Open Access Editorial

Application of MOO Techniques for the Time-Cost Trade off Problems in Civil Engineering

Tayfun DEDE* and Soufiane KAMİL

Department of Civil Engineering, Karadeniz Technical University, Turkey

Corresponding Author

Received Date: December 23, 2018;  Published Date: January 18, 2019


Multi-objective optimization (MOO) defined as multi objective programing used specially for mathematical optimization problems involving more than one target to minimize or maximize. Multiobjective optimization is applied to find set of solutions as close as possible to the optimal front. In addition, MOO is used in different science field as economic, logistics and engineering. Construction industry is one of the fields that benefit the most from multiobjective optimization, because the optimization is used while designing by optimizing different parameters such as area, material, energy. In the construction management the time, cost, quality and resources can be as an objective function to optimize the total construction activities. Also, in one hand the aim of minimizing the material and the cost and in the second hand the aim of maximizing the stability, stiffness and strength engineers are forced to use a Multi-Objective optimization. That why nowadays we find many researches according to Multi-objective optimization.

Time-Cost Trade-off is used to determine the most effective way to decrease the overall duration of project and increase the targeted budget. If project manager needs to shorten an activity, he has to do it in the most cost-effective way. Since there is a tradeoff relation between time and cost it is difficult to prognosticate whether the total cost will increase or decrease by compressing the schedule. For this reason, completing a project on the scheduled time also on or under the targeted budget is an important aim for the manager; to reach it the use of Multi-objective optimization in different techniques is needed. Modified adaptive weight approach is one of the techniques used to solve a multi-objective optimization problem. This approach simply assigns weights to each objective function and combines them into a single objective function. It is the approach which has got the simplest formulation and easy to be implemented. In spite of being simple one, is able to achieve optimum or near optimum solutions as no further interaction with the decision-makers is needed. Modified adaptive weight approach (MAWA) proposed by Zheng et al, 2004; to identify adaptive weight for each objective, MAWA benefits the information from the existing set of solutions [1].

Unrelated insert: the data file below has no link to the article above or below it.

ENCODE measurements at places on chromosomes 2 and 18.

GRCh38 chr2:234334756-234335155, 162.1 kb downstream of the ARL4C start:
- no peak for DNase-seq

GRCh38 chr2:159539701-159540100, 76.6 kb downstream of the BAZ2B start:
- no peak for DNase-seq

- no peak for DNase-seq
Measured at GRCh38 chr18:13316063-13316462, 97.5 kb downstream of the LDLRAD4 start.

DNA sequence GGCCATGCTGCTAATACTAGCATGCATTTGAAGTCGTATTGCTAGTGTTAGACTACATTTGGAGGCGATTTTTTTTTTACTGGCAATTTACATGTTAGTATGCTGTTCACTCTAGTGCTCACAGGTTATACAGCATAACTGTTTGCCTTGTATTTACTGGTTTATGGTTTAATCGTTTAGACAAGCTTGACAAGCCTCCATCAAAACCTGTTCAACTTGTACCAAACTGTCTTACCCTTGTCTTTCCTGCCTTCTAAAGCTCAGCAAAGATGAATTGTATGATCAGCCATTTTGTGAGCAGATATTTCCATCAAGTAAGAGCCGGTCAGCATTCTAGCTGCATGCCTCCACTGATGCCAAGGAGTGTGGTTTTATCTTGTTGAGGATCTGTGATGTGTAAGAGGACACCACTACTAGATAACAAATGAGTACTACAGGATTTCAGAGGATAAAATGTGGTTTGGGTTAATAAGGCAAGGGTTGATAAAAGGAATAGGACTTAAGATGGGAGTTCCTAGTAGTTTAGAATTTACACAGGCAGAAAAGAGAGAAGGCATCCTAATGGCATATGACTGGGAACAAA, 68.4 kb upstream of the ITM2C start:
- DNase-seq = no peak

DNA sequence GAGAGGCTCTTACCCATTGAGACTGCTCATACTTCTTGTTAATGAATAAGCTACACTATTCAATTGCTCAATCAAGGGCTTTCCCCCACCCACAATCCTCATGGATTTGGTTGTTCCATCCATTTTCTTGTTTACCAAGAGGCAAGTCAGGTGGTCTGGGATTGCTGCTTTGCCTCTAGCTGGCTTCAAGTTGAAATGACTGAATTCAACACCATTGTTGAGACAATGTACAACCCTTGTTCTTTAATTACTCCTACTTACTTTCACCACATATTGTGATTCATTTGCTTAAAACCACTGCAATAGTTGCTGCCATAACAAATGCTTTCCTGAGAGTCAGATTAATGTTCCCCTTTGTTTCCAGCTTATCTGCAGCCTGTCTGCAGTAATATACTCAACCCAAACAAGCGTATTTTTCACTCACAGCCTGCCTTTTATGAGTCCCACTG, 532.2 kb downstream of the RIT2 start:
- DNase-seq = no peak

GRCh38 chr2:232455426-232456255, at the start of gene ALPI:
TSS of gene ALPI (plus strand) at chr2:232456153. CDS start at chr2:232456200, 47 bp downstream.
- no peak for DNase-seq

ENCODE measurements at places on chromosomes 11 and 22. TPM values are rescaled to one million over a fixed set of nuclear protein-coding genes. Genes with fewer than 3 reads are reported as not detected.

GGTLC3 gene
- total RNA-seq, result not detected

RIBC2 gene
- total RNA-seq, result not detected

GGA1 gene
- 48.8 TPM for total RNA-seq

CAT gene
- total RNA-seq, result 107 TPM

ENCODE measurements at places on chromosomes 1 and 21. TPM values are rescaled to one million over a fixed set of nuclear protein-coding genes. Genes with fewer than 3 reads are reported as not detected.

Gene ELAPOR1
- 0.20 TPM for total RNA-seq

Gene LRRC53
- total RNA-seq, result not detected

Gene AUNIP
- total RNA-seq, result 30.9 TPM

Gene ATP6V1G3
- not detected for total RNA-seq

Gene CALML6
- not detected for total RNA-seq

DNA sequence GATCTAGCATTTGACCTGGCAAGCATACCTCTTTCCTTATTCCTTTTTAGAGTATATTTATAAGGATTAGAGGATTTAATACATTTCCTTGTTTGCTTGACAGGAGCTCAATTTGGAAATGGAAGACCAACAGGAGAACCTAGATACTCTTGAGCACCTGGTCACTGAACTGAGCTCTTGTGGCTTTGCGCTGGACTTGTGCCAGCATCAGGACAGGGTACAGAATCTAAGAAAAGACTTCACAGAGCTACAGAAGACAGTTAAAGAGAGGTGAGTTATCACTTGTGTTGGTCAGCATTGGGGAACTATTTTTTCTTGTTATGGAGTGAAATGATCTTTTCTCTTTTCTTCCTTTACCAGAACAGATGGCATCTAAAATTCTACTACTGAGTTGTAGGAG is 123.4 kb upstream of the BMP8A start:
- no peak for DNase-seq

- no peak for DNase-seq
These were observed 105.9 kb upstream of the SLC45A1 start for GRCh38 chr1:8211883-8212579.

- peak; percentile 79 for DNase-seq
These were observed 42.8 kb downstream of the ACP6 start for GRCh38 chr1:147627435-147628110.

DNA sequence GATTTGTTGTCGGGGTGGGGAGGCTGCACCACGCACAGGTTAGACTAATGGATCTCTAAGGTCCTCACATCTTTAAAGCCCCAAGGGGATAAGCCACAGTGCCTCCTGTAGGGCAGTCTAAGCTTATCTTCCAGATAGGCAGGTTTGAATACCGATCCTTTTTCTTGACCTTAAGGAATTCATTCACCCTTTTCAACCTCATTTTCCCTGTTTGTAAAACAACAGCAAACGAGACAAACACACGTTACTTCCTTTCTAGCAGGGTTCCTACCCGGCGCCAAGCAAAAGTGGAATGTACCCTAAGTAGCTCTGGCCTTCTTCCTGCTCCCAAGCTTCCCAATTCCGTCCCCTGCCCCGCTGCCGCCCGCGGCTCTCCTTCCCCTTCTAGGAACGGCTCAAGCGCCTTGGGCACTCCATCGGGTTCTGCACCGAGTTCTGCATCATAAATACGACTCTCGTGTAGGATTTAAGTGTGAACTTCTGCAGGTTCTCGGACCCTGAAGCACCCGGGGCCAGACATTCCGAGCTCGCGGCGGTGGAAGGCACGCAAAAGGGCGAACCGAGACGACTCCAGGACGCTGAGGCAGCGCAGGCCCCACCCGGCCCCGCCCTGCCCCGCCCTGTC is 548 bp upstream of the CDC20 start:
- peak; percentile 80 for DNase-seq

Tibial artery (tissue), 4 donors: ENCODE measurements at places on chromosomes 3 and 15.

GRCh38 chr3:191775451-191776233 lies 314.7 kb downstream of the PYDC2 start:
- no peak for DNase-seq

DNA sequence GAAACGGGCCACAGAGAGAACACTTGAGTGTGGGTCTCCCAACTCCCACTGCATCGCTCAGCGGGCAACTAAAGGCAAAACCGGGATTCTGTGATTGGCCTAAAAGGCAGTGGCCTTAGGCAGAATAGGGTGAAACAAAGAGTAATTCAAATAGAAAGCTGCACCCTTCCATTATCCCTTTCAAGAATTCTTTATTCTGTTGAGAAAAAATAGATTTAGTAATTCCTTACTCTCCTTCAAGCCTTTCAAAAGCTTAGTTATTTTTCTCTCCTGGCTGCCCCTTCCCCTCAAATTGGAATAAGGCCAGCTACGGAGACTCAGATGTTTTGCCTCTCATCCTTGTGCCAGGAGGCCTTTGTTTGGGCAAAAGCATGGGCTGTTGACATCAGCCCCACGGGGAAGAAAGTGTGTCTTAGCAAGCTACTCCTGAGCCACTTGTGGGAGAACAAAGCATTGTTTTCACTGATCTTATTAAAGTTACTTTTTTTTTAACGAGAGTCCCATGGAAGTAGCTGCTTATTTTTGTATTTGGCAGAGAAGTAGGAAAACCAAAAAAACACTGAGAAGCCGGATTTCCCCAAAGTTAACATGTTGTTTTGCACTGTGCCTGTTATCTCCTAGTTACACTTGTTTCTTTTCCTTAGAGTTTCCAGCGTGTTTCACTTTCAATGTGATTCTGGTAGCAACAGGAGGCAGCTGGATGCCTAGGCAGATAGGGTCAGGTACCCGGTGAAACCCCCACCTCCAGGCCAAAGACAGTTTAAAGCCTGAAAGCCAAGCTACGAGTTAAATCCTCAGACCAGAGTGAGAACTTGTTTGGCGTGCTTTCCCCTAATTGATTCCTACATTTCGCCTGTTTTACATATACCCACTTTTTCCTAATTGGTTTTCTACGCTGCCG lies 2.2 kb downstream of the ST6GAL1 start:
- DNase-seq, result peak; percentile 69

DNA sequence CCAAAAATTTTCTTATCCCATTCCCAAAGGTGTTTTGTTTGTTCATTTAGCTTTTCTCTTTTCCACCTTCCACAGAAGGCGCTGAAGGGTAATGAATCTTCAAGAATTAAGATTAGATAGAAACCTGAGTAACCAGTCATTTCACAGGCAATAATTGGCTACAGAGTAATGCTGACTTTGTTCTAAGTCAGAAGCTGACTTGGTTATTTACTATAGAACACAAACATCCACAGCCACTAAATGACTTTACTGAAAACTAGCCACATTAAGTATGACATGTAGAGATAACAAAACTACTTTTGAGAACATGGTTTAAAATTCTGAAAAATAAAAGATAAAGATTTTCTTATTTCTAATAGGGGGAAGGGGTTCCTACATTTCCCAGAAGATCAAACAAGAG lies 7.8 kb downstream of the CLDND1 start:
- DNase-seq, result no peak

As it is obvious, nowadays, instead of modified adaptive weight approach (MAWA) approach, this non-dominating sorting (NDS) superior approach is extensively being acknowledged in unraveling the different benchmark optimization TCTP problems. In contrast to MAWA approach, there is no unique solution provided by NDS approach, but Pareto front solutions are produced and selected by comparing two solutions to each other. This NDS approach seeks the satisfactory solution from the non-dominated solutions depending on the experience and knowledge of decision-makers. The domination concept defined as: design A dominates design B if it is better in at least one criterion and not worse in all other objectives Deb et al. [2]. The process of sorting designs variables based on dominance is called non-dominated sorting (NDS). At any phase in an optimization run, a population or repository of “current” designs is kept up. At each progression, every feasible design that is not dominated by some other designs in the population (or archive) is given the rank of 1. These are the just non-dominated designs in the population. At that point, these designs are adroitly expelled from the repository, and the rest of the designs are judged for domination. Those that are not dominated by any of the rest of the designs are given the rank of 2. The method is repeated, repositioning the rest of the designs after eliminating non-dominated designs, to build up ranks 3, 4, and so on. As the run progresses, new designs will dominate and replace other designs on a series of local Pareto fronts. The result will regularly be a combination of variables that are not overwhelmed by any other designs and converge towards the Pareto front. From this bunch of designs, one can pick up the design that best suits the present requirements or those that move towards hunting.

As motioned before multi-objective optimization is used in different researches some examples can be given as following:

Time-Cost-Quality Trade-off Software by using Simplified Genetic Algorithm for Typical repetitive Construction Projects by Refaat et al. [3]. Construction materials-based Methodology for Time-Cost-Quality Trade-off Problems by Kazaz et al. [4] A review on building energy efficient design optimization rom the perspective of architects by Xing et al. [5].



Conflict of Interest

No conflict of interest.

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